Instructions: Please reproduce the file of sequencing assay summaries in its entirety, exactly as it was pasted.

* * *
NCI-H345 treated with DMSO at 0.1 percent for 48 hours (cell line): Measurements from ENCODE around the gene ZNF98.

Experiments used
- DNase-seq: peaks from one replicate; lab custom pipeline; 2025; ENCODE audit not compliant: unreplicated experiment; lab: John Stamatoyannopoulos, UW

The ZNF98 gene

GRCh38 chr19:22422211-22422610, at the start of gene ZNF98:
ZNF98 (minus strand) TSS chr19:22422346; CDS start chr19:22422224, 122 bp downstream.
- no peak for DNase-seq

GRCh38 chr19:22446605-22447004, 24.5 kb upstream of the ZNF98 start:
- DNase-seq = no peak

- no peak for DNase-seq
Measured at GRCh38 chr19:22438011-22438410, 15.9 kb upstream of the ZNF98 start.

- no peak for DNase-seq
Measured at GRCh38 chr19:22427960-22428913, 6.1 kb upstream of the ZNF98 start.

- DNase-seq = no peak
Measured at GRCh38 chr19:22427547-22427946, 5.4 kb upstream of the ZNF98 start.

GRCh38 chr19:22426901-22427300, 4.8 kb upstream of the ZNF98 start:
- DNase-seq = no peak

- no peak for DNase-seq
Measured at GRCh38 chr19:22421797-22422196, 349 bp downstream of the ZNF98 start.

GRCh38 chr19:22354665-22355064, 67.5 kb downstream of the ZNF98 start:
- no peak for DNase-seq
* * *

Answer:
NCI-H345 treated with DMSO at 0.1 percent for 48 hours (cell line): Measurements from ENCODE around the gene ZNF98.

Experiments used
- DNase-seq: peaks from one replicate; lab custom pipeline; 2025; ENCODE audit not compliant: unreplicated experiment; lab: John Stamatoyannopoulos, UW

The ZNF98 gene

GRCh38 chr19:22422211-22422610, at the start of gene ZNF98:
ZNF98 (minus strand) TSS chr19:22422346; CDS start chr19:22422224, 122 bp downstream.
- no peak for DNase-seq

GRCh38 chr19:22446605-22447004, 24.5 kb upstream of the ZNF98 start:
- DNase-seq = no peak

- no peak for DNase-seq
Measured at GRCh38 chr19:22438011-22438410, 15.9 kb upstream of the ZNF98 start.

- no peak for DNase-seq
Measured at GRCh38 chr19:22427960-22428913, 6.1 kb upstream of the ZNF98 start.

- DNase-seq = no peak
Measured at GRCh38 chr19:22427547-22427946, 5.4 kb upstream of the ZNF98 start.

GRCh38 chr19:22426901-22427300, 4.8 kb upstream of the ZNF98 start:
- DNase-seq = no peak

- no peak for DNase-seq
Measured at GRCh38 chr19:22421797-22422196, 349 bp downstream of the ZNF98 start.

GRCh38 chr19:22354665-22355064, 67.5 kb downstream of the ZNF98 start:
- no peak for DNase-seq